During its pomp in the 14th Century, Lübeck held sway over much of the Baltic region and beyond. It was the central city of a trading empire called the Hanseatic League.
While its importance has faded in the centuries since, its beauty remains undiminished.
Recognised as “a masterpiece” of medieval architecture by UNESCO since since the 1980s, it's fair to say Lübeck would stand head and shoulders above the rest of north Germany in a beauty contest.
But there is more to the town than pretty churches. One of the great German novels is set in a Lübecker merchant villa. What's more, the harbour is home to a world-renowned treat.
A once mighty trading town
Founded in the 13th century, Lübeck didn't wait around in its hunt for fame and fortune.
Trading in salt and herring, it quickly built its power inside a mercantile block called the Hanseatic League – a group of harbour cities that pooled resources to carve out beneficial trade agreements from Portugal to Russia.
By 1361, Lübeck had earned the title “Queen of the Hansa” – and it retained this position of power for a further two centuries.
“From the very beginning, Lübeck was the heart and brain of the Hansa; its heartbeat flowed through all of them, and its spirit shaped their thinking,” historian Karl Pagel wrote.
By the 16th century the party was coming to an end though. An ill-judged war with Denmark – including the construction of a huge battleship that was never used – ushered in the port's decline.
The Hanseatic League struggled on for three more centuries. But by the time modern Germany was founded in 1871 only Lübeck, Hamburg and Bremen remained as members.
The Hansa Museum, which opened its doors in 2015 and claims to be the first museum to tell the story of the trading empire, has tours in English.
The seven spires of the Lübeck old town have been of the most iconic cityscapes of northern Europe since the middle ages. Wood prints, paintings, stamps and coins have all borrowed the church towers as backdrops over the centuries.
The red brick Gothic churches date back to the 13th century and tie together the skyline of a city surrounded by the banks of the rive Trave. Rising to a height of 125 metres, they can be seen for miles around.
Unfortunately around 20 percent of the city was destroyed by Allied bombing during the Second World War, including the town's main church, the Cathedral of Lübeck.
While much of that has now been rebuilt, it i not included in the three sights designated as World Heritage by UNESCO.
“Despite the damage it suffered during the Second World War, the basic structure of the Old City, consisting mainly of 15th and 16th century Patrician residences, public monuments, churches and salt storehouses, remains unaltered,” the UNESCO website states.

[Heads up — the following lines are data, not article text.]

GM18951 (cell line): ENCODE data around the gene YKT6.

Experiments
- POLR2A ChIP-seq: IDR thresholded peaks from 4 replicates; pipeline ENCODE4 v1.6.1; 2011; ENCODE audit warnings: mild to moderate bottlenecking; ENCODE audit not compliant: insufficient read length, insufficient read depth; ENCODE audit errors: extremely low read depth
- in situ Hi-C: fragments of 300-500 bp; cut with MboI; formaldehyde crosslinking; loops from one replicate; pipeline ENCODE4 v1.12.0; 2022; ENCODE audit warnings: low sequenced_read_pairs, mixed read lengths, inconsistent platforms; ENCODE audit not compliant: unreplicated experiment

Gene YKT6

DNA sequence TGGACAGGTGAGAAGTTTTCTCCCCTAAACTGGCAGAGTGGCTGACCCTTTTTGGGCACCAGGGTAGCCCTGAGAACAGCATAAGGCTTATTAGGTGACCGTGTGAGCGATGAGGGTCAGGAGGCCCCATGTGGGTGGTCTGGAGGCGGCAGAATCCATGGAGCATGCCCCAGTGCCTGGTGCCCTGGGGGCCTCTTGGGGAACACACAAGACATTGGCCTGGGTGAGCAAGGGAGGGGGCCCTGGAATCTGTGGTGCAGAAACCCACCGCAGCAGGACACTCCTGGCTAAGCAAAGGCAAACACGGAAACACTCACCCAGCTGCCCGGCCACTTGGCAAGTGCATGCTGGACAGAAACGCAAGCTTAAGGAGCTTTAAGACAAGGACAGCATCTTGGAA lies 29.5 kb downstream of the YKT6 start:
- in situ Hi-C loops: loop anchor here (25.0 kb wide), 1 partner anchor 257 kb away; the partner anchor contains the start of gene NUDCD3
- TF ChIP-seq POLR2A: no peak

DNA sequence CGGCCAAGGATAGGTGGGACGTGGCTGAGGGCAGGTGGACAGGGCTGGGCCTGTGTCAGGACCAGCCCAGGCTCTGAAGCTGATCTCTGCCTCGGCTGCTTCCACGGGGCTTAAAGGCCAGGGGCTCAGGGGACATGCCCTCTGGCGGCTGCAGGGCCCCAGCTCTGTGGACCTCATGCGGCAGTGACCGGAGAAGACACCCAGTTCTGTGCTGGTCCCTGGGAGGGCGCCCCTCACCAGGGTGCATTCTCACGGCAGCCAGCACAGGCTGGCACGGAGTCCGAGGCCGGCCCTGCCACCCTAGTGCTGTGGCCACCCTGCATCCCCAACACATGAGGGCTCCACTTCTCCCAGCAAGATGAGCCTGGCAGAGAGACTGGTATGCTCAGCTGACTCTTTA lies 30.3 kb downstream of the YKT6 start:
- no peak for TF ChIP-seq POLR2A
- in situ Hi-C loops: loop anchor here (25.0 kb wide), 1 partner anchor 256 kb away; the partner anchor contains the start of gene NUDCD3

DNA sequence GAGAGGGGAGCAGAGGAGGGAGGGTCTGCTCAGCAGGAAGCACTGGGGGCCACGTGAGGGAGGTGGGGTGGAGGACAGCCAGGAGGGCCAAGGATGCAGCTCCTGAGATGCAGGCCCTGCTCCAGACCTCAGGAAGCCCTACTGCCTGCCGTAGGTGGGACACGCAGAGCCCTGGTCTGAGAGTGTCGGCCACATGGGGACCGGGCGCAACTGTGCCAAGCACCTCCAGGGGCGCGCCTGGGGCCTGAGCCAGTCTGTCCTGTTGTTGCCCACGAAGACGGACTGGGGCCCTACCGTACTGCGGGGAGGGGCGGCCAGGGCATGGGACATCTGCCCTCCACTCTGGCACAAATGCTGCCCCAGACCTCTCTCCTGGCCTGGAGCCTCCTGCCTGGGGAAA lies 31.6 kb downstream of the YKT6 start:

“Up to the present day, its layout is clearly recognisable as a harmonious, complete masterpiece and its uniquely uniform silhouette is visible from far.”
Hausbuddenbrook: Photo: DPA
Few German novels have been translated as often as Thomas Mann’s epic bildungsroman, the Buddenbrooks.
Based on his own upbringing in a once-great Lübeck merchant family, Mann brings 19th century Lübeck to life though the biographies of three siblings: melancholic family patriarch Thomas, neurotic brother Christian, and luckless sister Tony.
Mann doesn’t appear to have been too fond of Lübeck society. The characters are trapped in a luxurious, but coldly hierarchical society, where appearance is everything. Women are traded into unhappy marriages to secure the family fortune, and man are expected to fit into the straight jacket of an repressive merchant life.
Today one can still visit the Mann family home, a grand villa in the city centre that was the setting for the novel. Renovations at Buddenbrookhaus are underway this year. But the museum promises to give you a living experience of “the novel of the century” when it reopens in 2023.
Perfecting a Persian treat
The Niederegger factory. Photo: DPA
The almond-based sweet marzipan is said to have been invented in Persia some time in the 9th century. By the middle ages it had become a popular treat in Europe.
But it was only truly perfected when confectioners in Lübeck started to produce it in the early 19th century. The city used its wealthy and advantageous trading position to import enough almonds to ensure that the sweet was more almond than sugar.
Lübeck marzipan recipe is now a trademark. Producers in the city can’t put any more than 30 percent sugar in their sweets.
Niederegger, the most famous of all the Lübeck producers – founded in 1806 – has two cafes and a small museum in the heart of the all city.